When walking into The Space you could feel a sense of community and this was realised by a full house. The show starts with Mikey, played by actor David Grindley, who suffers from cerebral palsy and whose life the performance is based on, centre stage. There are also four actors on stage ‘preparing’ for the performance whilst the audience are taking their seats.
The performance starts with Mikey being placed into a care home by his family. It was a sweet start when Sally, his new carer, played by Sadie Parsons, meets Mikey for the first time and starts to build a rapport with him by taking the time to figure out what he wants, which was a marmite sandwich. There were some really nice moments where an actor used a microphone to interpret what Mikey was saying to the audience. This simple technique showed the frustration of being unable to communicate and left the audience painfully begging for Sally and the other care workers to understand what Mikey was trying to convey.
The storyline was simple but well thought out, with the continuous repetitious tasks undertaken daily by the, at times, curmudgeonly care workers who have to ‘deal’ with their clients every day. Not only was this tedious for the care workers but at times tedious for the audience too. Although the repetition was nice, it felt like a filler to break up the scenes.
The cast sat by the sides of the stage and operated the lighting, sound and played multi-roles where necessary. Having the actors by the side of the stage was a nice idea but I felt it was distracting.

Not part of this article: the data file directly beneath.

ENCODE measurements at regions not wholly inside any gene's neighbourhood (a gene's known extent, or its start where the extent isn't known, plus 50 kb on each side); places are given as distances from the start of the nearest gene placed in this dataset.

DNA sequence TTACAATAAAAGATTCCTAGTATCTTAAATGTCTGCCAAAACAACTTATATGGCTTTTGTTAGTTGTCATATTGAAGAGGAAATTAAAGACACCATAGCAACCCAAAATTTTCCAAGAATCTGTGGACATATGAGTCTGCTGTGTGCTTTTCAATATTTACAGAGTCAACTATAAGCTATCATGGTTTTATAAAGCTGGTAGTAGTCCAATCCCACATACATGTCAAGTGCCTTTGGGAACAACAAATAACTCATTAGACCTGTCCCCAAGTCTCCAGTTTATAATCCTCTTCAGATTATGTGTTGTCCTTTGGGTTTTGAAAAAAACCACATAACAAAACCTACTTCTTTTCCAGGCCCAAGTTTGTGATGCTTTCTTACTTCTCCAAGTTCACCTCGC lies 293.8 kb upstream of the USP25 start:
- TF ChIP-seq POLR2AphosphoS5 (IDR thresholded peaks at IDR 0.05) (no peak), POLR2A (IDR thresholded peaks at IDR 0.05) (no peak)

A record player plays a vital role in Mikey’s life, whether it was listening to music to relax or listening to music to get drunk to! When one of the carers put a record on for Mikey, they simply gestured off-stage rather than using the on-stage prop. Although it’s a nice idea, it was distracting for audience members as it took our focus away from the action on stage. I felt we missed what could have been some beautifully touching moments.
Leading on from that, I felt that some of the scenes dragged on a bit. I started to really get into a scene where Mikey’s care worker Dean described a pub with its customers. It was so detailed and really immersed the audience into a pub surrounding, but unfortunately it went into a slightly awkward ‘party scene’ where there was lots of drinking, dancing girls and drinking games, I wasn’t too keen on the scene and I’m not sure the actors were either. At times it felt like some of the cast weren’t 100% committed to what they were performing, the pub party scene being one and also a spontaneous song about Mikey’s new apartment, based on the song ‘Be Our Guest’ from Beauty and The Beast. The movement felt stilted and flat with some awkward solo dances.
The structure of the show was coherent and clear, sometimes there were moments where you flashed back in time, which was momentarily confusing but as the scene developed it became clear what was happening. I thoroughly enjoyed the moments where tension was high, but couldn’t help feel that most of the ideas weren’t explored enough. It sometimes felt that we were only allowed a glimpse into some of the more serious matters of care homes and care workers. I know that the piece wasn’t about ‘taking down the care system’ but I did feel like the writers were stepping on egg shells around the more serious subject matters which was a shame.